Citrus Tristeza Virus Complex and Tristeza Diseases is a comprehensive title on controlling and managing citrus tristeza virus (CTV), which causes complex disease syndromes in citrus. This book includes a description of the disease and its history as well as information about diseases caused by the virus and the management of the disease in different countries. This book will be of interest to plant pathologists, plant virologists, horticulturists, and graduate students in plant pathology and related sciences.
Celebrating the 100th Anniversary of virology, Tobacco Mosaic Virus: One Hundred Years of Contributions to Virology is an anthology of this past century's classic papers written about tobacco mosaic virus and its impact in the field of virology and related studies. A historical perspective shows an appreciation for this important virus and how these classic experiments have led to our current understanding of all types of viruses today.
This book is significant because it is the definitive resource on viruses that infect the plant species that make up the most important food crops in the world – Poaceae (Gramineae) – which include barley, maize, rice, rye, sorghum, sugarcane, triticale, wheat, forage, ornamental, and lawn. This grass family is among the largest of all plant families consisting of approximately 700 genera and 10,000 species. Nearly twenty percent of plant viruses are known to infect graminaceous hosts resulting in significant agricultural economic losses. The Poaceae are one of the most important plant families in terms of the number of species, worldwide distribution, ecosystems and as ingredients of human and animal food. It is not surprising that they support many parasites including more than 100 severely pathogenic virus species, of which new ones are being regularly described. This book results from the contributions of 150 well-known specialists and presents for the first time an in-depth look at all the viruses (including the retrotransposons) infesting one plant family.
This volume consists of 85 chapters that highlight recent advances in our knowledge of the viruses that infect plants and fungi. It begins with general topics in plant virology including movement of viruses in plants, the transmission of plant viruses by vectors, and the development of virus-resistant transgenic plants. The second section presents an overview of the properties of a selection of 20 well-studied plant viruses, 23 plant virus genera and a few larger groups of plant viruses. The third section, which is abundantly illustrated, highlights the most economically important virus diseases of cereals, legumes, vegetable crops, fruit trees and ornamentals. The last section describes the major groups of viruses that infect fungi.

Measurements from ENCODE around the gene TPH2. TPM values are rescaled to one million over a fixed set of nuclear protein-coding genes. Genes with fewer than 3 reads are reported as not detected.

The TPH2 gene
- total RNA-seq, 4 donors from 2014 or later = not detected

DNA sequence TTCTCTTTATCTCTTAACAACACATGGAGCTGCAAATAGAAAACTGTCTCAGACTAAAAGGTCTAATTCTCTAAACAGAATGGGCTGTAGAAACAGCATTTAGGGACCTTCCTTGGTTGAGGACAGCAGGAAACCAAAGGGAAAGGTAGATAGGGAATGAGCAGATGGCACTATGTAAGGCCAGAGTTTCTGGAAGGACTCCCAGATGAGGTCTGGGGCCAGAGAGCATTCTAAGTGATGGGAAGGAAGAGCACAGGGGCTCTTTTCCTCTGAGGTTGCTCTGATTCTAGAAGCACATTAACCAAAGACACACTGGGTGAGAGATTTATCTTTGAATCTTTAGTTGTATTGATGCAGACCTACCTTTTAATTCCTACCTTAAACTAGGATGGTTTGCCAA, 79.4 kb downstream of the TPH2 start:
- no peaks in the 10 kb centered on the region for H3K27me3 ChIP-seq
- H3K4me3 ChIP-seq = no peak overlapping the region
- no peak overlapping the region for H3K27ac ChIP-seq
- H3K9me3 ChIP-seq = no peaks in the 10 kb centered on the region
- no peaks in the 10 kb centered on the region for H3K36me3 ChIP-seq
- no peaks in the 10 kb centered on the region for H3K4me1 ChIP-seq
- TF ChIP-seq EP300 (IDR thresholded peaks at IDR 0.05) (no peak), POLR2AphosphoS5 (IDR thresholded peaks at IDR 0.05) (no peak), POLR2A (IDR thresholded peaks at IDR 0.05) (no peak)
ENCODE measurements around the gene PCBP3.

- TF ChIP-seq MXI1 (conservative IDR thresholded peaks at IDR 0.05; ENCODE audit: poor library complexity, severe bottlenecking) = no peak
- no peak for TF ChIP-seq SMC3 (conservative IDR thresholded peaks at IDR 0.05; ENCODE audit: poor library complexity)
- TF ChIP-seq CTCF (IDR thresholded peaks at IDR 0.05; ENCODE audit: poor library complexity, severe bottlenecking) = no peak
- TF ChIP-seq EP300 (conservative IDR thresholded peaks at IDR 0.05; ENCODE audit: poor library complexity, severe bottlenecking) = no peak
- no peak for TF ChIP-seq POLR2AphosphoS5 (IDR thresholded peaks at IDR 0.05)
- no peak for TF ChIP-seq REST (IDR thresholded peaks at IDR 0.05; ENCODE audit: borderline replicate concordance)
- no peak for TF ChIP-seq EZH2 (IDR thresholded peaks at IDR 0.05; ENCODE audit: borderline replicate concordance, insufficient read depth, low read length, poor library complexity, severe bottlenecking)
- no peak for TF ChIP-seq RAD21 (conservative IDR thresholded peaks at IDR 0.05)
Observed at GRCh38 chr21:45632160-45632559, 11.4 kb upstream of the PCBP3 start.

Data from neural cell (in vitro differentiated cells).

Both authors have for more than two decades conducted research on a general defense system in plants against pathogens. Our efforts have focused primarily on the induction of this defense system, the hypersensitive reaction (HR), by plant pathogenic bacteria. Nevertheless, it is clear that HR is operative in plants infected by viruses and fungi as well. We propose to describe this phenomenon as it develops across the broad array of host-pathogen interactions. The historical aspects, biochemical-physiological, ultrastuctural and specific genetic factors implicated in the induction and development of HR are defined in some detail. We summarize our understanding of how HR proceeds, based primarily on data from research conducted on bacterial elicitation of the phenomenon. Finally, a number of unsolved basic questions pertinent to the induction and development of HR remain, and these will be delineated.